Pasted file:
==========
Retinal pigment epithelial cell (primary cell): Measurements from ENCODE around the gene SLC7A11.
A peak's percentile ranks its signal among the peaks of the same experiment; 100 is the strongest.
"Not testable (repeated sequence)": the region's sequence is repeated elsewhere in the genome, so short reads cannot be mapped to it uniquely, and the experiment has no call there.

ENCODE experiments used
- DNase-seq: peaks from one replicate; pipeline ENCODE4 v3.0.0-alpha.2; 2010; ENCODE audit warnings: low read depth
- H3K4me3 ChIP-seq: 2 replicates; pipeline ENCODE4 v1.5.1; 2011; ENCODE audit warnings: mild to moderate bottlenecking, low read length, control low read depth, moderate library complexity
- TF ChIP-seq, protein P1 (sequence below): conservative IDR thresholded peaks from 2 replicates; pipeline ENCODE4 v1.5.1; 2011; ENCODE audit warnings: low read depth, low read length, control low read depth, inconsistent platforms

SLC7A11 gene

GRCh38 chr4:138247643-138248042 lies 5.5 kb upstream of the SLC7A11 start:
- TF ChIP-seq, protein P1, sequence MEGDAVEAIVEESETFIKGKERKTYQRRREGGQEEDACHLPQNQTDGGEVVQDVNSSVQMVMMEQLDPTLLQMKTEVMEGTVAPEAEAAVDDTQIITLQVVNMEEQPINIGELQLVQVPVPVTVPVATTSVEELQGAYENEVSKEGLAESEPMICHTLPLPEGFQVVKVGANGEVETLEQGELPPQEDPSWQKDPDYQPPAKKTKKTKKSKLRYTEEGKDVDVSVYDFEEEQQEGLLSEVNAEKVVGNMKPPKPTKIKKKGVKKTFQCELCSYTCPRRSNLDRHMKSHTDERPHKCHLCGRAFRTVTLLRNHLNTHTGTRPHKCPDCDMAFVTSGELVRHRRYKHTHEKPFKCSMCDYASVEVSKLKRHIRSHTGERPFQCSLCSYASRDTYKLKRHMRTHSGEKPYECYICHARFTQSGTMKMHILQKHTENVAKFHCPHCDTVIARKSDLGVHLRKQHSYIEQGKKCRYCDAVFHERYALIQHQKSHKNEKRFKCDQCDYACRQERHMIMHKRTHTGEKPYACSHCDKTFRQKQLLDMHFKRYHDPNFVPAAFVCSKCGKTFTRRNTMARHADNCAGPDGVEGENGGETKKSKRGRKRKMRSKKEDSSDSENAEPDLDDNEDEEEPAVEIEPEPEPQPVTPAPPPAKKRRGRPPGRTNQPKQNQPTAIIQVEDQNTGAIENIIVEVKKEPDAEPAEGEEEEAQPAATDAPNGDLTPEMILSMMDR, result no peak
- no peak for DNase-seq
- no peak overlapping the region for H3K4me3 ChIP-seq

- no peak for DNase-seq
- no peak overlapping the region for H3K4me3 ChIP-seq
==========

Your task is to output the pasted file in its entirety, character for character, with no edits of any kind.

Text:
Retinal pigment epithelial cell (primary cell): Measurements from ENCODE around the gene SLC7A11.
A peak's percentile ranks its signal among the peaks of the same experiment; 100 is the strongest.
"Not testable (repeated sequence)": the region's sequence is repeated elsewhere in the genome, so short reads cannot be mapped to it uniquely, and the experiment has no call there.

ENCODE experiments used
- DNase-seq: peaks from one replicate; pipeline ENCODE4 v3.0.0-alpha.2; 2010; ENCODE audit warnings: low read depth
- H3K4me3 ChIP-seq: 2 replicates; pipeline ENCODE4 v1.5.1; 2011; ENCODE audit warnings: mild to moderate bottlenecking, low read length, control low read depth, moderate library complexity
- TF ChIP-seq, protein P1 (sequence below): conservative IDR thresholded peaks from 2 replicates; pipeline ENCODE4 v1.5.1; 2011; ENCODE audit warnings: low read depth, low read length, control low read depth, inconsistent platforms

SLC7A11 gene

GRCh38 chr4:138247643-138248042 lies 5.5 kb upstream of the SLC7A11 start:
- TF ChIP-seq, protein P1, sequence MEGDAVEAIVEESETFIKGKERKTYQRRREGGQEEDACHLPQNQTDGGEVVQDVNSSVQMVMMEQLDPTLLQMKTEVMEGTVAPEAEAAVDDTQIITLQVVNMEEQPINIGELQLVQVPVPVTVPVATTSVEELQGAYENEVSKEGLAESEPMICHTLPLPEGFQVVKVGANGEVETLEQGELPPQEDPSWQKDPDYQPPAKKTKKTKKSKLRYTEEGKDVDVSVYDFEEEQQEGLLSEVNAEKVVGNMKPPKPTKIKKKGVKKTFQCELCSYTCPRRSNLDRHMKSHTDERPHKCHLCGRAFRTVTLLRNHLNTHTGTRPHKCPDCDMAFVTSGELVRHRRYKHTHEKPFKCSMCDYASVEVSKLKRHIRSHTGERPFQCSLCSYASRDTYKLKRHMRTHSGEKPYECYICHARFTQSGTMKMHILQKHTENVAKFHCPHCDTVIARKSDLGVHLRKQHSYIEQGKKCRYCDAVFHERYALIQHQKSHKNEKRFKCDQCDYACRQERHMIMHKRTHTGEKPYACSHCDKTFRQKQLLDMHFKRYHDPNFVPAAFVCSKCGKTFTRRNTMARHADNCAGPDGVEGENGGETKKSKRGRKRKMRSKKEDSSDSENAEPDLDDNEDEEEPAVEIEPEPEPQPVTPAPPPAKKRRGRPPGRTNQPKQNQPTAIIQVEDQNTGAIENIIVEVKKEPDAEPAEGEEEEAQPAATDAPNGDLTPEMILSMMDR, result no peak
- no peak for DNase-seq
- no peak overlapping the region for H3K4me3 ChIP-seq

- no peak for DNase-seq
- no peak overlapping the region for H3K4me3 ChIP-seq